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Two lawsuits against Walmart Inc. in which 79 women are pursuing pay-bias claims as part of the class dissolved by the U.S. Supreme Court's Dukes decision must be refiled as individual cases, a federal judge has ruled.

On Friday, Judge Robert Scola Jr. of the U.S. District Court for the Southern District of Florida granted Walmart's motion to sever the claims in both cases into separate actions. This means each woman represented in the cases must file an individual amended complaint, and the original lawsuits are now closed.

The women will not be charged a filing fee for the new civil cases. However, any cases not filed by the deadline the judge set will be dismissed.

The original suits -- Jewel Price et al v. Wal-Mart Stores Inc., with 45 plaintiffs, and Francine Radtka et al v. Wal-Mart Stores Inc., with 34 plaintiffs -- were filed Feb. 1. All members of the certified class in the landmark case Betty Dukes et al v. Wal-Mart Stores Inc., the women accused the Bentonville retailer of violating Title VII of the Civil Rights Act of 1964, which prohibits discrimination against workers based on their race, religion, ethnicity or sex. They asked for damages including back pay.

In both orders granting the motions to sever the cases, Scola wrote that "while it is true that all Plaintiffs share the same cause of action, gender discrimination in violation of Title VII," he added that "there is no common policy, practice, or set of facts that applied to every Plaintiff."

Walmart spokesman Randy Hargrove said the retailer is "pleased the Court ended yet another attempt by these lawyers to group dozens of plaintiffs into one suit against us. As we have said, if these plaintiffs believe they have been treated unfairly, they deserve to have their timely, individual claims heard in court -- but not in some package the law does not recognize.

"We will thoughtfully address each case as we continue to defend the company," Hargrove said.

Walmart has said it "has had a strong policy against discrimination in place for many years and we continue to be a great place for women to work and advance."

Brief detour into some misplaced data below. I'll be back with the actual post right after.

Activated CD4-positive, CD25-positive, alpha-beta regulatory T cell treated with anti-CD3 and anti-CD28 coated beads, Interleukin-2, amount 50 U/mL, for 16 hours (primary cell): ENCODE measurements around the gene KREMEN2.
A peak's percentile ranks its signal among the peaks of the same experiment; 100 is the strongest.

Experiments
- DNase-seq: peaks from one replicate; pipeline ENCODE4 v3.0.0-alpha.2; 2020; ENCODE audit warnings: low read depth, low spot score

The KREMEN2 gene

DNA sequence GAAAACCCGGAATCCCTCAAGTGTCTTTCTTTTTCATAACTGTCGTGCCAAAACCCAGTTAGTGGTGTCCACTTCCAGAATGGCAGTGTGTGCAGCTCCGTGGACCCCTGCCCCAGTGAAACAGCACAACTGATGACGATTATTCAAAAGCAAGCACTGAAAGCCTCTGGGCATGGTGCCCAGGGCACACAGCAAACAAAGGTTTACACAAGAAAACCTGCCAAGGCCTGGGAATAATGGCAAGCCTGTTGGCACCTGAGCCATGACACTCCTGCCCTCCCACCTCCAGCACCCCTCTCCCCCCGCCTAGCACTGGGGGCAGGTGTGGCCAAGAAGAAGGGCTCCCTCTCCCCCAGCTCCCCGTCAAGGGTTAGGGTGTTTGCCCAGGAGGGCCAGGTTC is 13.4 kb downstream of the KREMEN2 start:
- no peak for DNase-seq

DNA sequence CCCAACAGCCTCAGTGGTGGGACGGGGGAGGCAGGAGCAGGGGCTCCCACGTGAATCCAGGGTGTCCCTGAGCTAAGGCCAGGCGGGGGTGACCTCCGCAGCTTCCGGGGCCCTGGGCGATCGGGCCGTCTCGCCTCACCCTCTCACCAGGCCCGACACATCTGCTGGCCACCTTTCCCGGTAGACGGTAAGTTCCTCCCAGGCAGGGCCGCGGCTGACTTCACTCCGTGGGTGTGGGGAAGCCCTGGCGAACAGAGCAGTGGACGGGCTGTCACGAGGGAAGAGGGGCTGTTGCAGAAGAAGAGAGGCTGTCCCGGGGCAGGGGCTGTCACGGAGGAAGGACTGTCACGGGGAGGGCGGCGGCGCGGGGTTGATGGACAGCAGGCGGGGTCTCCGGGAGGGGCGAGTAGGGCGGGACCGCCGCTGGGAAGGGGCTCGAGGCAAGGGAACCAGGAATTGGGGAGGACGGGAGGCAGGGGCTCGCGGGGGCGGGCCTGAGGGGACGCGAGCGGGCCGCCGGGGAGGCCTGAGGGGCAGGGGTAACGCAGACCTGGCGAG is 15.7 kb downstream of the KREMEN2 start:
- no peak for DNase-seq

Lindsey Wagner, an attorney with Scott Wagner & Associates law firm who represents the Florida women, said in an email that the judge's decision "still has no impact on the merits of the cases. While it is Plaintiffs' position that it would have been more efficient to coordinate discovery in a consolidated case, all of these women will still be moving forward."

Because of the large number of women involved in the two Florida suits, their filing drew renewed media attention to the ongoing Dukes saga.

Betty Dukes, who died in 2017, was a greeter at a Walmart store in California when she and five other employees sued the retailer in 2001. The women claimed they were paid less than male co-workers and passed over for raises and promotions that went to less-qualified men.

Their fight ended June 20, 2011, when the Supreme Court reversed the class certification order. The justices ruled unanimously that the plaintiffs failed to prove a pattern of sex discrimination at Walmart, and therefore the suit didn't meet the standards for class certification. They also ruled 5-4 that the plaintiffs didn't have enough in common to constitute a class.

Women from that 1.5 million-member class -- the largest in U.S. history -- continue to sue Walmart individually or in small groups.

Business on 07/18/2019

Print Headline: Retailer pay-bias lawsuits split up

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